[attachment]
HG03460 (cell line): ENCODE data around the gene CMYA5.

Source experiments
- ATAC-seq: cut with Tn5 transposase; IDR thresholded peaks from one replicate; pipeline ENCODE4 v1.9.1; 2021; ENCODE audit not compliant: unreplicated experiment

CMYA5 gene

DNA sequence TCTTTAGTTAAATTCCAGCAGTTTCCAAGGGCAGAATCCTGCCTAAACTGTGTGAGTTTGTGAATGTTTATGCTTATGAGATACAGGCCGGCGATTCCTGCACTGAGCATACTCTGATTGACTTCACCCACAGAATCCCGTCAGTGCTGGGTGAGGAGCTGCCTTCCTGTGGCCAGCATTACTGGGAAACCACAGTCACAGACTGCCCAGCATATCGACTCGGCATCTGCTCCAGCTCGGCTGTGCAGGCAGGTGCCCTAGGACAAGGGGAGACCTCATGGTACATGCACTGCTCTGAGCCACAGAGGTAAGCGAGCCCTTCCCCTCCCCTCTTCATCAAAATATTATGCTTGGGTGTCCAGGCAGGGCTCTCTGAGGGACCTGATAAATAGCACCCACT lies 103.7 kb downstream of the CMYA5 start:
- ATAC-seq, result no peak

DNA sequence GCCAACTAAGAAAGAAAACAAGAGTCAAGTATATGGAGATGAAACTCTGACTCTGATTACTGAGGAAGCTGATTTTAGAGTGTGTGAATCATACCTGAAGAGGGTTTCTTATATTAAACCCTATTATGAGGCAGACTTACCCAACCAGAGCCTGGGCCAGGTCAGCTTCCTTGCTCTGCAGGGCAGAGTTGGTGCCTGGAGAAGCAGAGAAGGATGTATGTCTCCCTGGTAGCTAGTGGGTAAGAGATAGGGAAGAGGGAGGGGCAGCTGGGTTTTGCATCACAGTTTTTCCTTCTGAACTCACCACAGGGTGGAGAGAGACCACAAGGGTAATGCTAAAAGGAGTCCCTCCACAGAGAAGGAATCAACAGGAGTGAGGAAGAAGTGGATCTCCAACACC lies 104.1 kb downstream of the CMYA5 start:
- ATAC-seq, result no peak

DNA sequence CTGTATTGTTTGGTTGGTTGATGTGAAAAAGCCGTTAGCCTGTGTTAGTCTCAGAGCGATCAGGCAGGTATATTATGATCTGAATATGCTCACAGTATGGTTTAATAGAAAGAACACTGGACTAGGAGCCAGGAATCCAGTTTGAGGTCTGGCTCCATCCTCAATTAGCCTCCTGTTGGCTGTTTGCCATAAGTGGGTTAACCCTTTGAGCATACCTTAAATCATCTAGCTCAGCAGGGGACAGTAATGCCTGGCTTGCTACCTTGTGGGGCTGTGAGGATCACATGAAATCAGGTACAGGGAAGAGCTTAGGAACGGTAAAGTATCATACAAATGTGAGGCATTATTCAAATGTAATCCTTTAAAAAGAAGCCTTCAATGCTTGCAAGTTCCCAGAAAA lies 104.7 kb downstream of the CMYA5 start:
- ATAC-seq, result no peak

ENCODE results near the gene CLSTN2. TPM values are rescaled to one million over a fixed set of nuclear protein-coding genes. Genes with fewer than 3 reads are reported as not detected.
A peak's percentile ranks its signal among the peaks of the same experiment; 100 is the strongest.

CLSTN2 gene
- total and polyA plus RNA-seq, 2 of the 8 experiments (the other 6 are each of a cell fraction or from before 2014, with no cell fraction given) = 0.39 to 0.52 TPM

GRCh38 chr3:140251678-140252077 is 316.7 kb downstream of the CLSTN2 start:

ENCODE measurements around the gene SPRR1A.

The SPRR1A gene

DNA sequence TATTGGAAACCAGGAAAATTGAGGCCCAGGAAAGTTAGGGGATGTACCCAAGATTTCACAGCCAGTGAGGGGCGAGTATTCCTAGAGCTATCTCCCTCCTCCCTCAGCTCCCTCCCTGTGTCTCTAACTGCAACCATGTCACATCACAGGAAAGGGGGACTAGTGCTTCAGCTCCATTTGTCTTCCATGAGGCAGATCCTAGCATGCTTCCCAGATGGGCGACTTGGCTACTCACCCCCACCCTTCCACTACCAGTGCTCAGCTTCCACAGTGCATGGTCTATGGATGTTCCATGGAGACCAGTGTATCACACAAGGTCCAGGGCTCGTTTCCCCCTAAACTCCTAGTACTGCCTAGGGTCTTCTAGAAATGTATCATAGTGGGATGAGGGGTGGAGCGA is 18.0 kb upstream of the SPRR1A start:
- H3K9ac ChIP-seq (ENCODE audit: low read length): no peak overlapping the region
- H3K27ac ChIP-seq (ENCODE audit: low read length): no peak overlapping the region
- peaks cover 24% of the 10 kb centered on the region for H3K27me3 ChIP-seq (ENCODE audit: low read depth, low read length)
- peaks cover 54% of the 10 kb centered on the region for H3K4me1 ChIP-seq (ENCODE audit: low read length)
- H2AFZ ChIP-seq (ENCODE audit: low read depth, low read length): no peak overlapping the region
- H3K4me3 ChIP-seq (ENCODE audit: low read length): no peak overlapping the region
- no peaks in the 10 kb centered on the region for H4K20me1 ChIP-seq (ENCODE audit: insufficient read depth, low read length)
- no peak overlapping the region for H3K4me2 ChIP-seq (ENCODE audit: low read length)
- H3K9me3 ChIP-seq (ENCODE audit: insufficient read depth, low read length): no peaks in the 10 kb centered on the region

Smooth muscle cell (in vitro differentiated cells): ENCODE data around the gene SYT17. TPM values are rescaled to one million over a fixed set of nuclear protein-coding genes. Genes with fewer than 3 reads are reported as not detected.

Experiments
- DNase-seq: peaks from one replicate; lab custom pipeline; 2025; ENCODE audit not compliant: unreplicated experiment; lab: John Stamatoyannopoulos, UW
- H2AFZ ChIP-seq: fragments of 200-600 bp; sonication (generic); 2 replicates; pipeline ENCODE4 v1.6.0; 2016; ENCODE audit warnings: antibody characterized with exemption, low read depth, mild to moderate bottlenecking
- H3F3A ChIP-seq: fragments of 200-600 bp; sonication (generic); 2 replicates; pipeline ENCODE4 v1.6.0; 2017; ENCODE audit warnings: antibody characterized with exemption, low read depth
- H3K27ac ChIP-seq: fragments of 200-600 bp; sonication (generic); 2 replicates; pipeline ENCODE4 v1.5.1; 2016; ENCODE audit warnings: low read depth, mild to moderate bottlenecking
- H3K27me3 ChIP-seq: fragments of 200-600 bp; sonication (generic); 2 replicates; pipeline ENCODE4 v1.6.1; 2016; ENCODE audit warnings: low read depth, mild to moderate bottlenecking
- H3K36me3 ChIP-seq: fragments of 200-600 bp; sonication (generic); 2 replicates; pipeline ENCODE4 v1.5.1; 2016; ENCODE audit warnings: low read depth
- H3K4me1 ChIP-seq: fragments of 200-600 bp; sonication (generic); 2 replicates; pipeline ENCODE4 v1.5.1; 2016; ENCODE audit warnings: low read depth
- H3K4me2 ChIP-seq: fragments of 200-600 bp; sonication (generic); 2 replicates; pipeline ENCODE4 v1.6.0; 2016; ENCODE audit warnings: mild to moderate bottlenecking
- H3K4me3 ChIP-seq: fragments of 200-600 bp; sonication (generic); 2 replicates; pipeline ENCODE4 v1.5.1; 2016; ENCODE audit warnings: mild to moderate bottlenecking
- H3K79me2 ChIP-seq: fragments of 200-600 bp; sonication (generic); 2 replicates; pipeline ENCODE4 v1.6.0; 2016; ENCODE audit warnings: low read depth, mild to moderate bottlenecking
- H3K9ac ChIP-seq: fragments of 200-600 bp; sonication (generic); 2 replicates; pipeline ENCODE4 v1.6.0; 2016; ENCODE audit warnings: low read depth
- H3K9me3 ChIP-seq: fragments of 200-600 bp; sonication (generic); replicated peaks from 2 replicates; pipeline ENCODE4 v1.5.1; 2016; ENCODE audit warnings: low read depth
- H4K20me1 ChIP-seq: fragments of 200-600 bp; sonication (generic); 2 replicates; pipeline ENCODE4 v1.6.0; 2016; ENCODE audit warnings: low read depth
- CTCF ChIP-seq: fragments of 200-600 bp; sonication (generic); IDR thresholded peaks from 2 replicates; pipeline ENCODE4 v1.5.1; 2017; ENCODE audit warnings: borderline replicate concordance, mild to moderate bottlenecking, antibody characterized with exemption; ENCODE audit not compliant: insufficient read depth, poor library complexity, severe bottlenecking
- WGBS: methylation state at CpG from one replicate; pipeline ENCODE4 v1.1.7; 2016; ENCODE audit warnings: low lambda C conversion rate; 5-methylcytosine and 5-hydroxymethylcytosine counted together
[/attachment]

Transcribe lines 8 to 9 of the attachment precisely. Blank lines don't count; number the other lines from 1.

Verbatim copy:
- ATAC-seq, result no peak

DNA sequence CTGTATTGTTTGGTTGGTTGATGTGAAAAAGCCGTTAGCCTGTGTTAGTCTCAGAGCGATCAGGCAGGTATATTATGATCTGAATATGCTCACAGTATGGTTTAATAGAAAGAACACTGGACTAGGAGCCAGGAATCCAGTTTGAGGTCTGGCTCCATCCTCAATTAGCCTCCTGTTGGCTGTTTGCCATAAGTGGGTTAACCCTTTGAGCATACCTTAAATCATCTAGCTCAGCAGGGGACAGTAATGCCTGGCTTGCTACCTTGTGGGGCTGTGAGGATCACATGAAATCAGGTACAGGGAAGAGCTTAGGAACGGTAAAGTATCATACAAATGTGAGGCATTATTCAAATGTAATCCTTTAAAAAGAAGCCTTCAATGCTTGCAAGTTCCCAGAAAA lies 104.7 kb downstream of the CMYA5 start: